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How to eat to regain your sense of calm (Part 1)

Updated: Dec 9, 2022



Palpitations, a dry mouth, sweating, and insomnia are just some of the unmistakable signs of anxiety. Everyone has experienced these symptoms at some point in their life. Who hasn't felt stage fright before a presentation, hyperventilated before an exam, or spent a sleepless night before their dental appointment?


Under normal circumstances, you get through the situation in question unscathed, and life goes on. However, it is very different for people who suffer from anxiety disorders. Patients with this condition experience virtually no relief or respite because their anxiety is unrelated to a specific situation or event and is – objectively – unfounded. There is no single challenge to get through and move on. Their anxiety goes on constantly, from one situation to the next, and the next, and the next ...


Although anxiety disorders were common even before the Coronavirus pandemic, the stress of lockdowns and worry about our own health and that of loved ones, our jobs, and our financial security has sent numbers surging. A team of researchers at the University of Manchester is currently looking into this. Although the work is still ongoing, they predict that mental health problems will continue to be affected by the pandemic for years to come.


So, where does nutrition come into it?


At first glance, it may seem preposterous to say that diet influences how we feel; but think about it: In the cold, hard light of science, feelings are chemistry! Of course, in the first instance, it is our environment, our experiences, and to an extent, our personality that makes us feel the way we feel. But our feelings of fear, anger, overwhelm or love and confidence trigger the release of hormones in our body, which is where chemistry kicks in.


We need the happy hormone serotonin and the pleasure hormone dopamine to feel good, the sleep hormone melatonin to sleep, and the stress hormones adrenaline and cortisol for our get-up-and-go and to fight or flee when we’re under threat. Hormones work in unison with each other. Some hormones suppress others; some trigger the release of others. But for these feedback mechanisms to work, for our body to even be able to manufacture the chemicals that we need, we must supply the raw materials they are made of.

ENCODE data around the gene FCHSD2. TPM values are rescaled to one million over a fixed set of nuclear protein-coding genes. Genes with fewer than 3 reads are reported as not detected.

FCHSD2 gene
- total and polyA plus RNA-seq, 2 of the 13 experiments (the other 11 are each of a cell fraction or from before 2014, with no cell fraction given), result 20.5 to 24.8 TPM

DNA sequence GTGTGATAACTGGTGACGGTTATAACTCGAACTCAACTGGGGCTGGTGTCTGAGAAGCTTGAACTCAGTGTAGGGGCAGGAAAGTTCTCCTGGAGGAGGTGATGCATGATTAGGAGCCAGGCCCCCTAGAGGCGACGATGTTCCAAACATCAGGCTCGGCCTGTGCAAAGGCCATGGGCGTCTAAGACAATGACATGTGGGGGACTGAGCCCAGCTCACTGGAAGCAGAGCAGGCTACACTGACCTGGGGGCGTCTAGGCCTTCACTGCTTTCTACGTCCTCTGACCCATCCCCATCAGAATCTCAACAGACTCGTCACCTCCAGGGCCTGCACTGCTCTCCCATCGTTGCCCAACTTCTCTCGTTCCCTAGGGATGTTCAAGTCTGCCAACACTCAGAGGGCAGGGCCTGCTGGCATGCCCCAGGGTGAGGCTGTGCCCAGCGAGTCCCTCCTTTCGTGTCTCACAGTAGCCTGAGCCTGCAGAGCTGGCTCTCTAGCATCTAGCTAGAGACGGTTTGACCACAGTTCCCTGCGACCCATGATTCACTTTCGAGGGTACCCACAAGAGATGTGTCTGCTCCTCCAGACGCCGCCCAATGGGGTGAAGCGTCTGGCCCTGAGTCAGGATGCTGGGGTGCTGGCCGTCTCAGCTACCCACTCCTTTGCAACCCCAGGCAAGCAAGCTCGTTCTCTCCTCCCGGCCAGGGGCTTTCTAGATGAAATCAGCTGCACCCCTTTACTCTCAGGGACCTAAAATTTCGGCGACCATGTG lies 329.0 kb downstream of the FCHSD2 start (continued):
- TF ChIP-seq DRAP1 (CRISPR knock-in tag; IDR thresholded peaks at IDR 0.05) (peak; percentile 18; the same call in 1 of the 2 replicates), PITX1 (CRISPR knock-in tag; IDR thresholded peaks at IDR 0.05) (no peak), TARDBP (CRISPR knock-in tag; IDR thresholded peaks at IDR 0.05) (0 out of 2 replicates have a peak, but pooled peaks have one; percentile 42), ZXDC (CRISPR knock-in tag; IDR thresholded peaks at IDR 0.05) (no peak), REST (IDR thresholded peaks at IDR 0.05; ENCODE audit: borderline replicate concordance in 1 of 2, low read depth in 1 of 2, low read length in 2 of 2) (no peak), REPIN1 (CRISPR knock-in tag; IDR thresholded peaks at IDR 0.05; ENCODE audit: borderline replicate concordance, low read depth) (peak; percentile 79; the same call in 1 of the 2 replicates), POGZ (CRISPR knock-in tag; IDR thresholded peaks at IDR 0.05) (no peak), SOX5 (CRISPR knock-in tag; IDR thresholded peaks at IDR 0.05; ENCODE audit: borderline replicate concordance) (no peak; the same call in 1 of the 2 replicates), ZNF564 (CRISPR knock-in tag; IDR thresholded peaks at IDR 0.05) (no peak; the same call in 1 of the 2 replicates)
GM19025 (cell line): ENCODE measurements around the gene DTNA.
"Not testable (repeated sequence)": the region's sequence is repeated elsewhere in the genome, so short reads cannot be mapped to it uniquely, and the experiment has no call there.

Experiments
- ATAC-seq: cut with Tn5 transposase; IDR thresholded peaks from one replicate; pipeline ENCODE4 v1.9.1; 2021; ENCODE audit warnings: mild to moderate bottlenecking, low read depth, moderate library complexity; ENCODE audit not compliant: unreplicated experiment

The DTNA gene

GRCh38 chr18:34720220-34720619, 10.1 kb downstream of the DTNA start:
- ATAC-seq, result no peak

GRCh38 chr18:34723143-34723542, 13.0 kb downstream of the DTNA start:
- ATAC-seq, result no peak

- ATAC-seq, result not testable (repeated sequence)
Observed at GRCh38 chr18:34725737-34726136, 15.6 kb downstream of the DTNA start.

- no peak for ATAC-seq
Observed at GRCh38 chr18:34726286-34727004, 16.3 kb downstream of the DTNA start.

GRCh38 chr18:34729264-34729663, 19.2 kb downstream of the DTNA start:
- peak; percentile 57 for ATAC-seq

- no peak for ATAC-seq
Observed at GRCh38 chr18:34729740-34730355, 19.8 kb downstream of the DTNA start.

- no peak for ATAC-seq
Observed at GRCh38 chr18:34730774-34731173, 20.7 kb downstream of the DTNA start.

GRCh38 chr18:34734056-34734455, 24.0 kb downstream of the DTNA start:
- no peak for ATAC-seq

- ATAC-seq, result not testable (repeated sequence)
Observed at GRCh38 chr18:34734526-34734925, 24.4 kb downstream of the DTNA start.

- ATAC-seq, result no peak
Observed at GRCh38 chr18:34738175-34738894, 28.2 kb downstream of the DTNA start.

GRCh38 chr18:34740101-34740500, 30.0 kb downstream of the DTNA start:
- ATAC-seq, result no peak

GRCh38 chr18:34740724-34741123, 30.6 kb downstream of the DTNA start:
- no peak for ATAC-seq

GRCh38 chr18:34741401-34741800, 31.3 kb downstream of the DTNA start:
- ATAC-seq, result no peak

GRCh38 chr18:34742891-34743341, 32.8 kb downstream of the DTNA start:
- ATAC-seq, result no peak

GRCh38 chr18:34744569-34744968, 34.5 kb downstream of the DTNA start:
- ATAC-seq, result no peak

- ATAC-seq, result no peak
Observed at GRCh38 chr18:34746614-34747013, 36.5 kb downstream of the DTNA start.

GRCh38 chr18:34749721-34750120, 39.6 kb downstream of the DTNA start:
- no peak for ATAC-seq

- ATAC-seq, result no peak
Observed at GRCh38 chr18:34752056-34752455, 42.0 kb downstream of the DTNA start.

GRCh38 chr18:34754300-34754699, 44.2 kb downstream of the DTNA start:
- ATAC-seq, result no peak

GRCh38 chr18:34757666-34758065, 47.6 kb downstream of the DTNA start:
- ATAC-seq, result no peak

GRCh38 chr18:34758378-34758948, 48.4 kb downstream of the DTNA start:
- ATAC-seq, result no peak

Those raw materials are:

  • fatty acids, (think oily fish, nuts, seeds, olive oils)

  • proteins, (lean poultry, nuts, tofu, fish)

  • vitamins, minerals (fruit and veg - aim for 5 veg & 2 fruit a day!)

  • phytonutrients (eat a rainbow - aim for a daily spectrum of red, purple, yellow, orange, and green plant foods daily)


What’s more, even our friendly gut bacteria contribute to how we feel by extracting more nutrients from our food for us, manufacturing some, such as short-chain fatty acids, from scratch, and even providing some ready-made serotonin! So, if you think of feelings that way, what we eat is bound to have a massive impact on how we feel and how we cope with the challenges life throws at us.


Don't get me wrong; I’m not saying that diet will cure an anxiety disorder. However, if we try and fuel our bodies with poor-quality food that does not provide the building blocks of the hormones and catalysts our brain chemistry requires, we’ll have a much harder time overcoming mental health issues.


Want to know more? Book a free call with me


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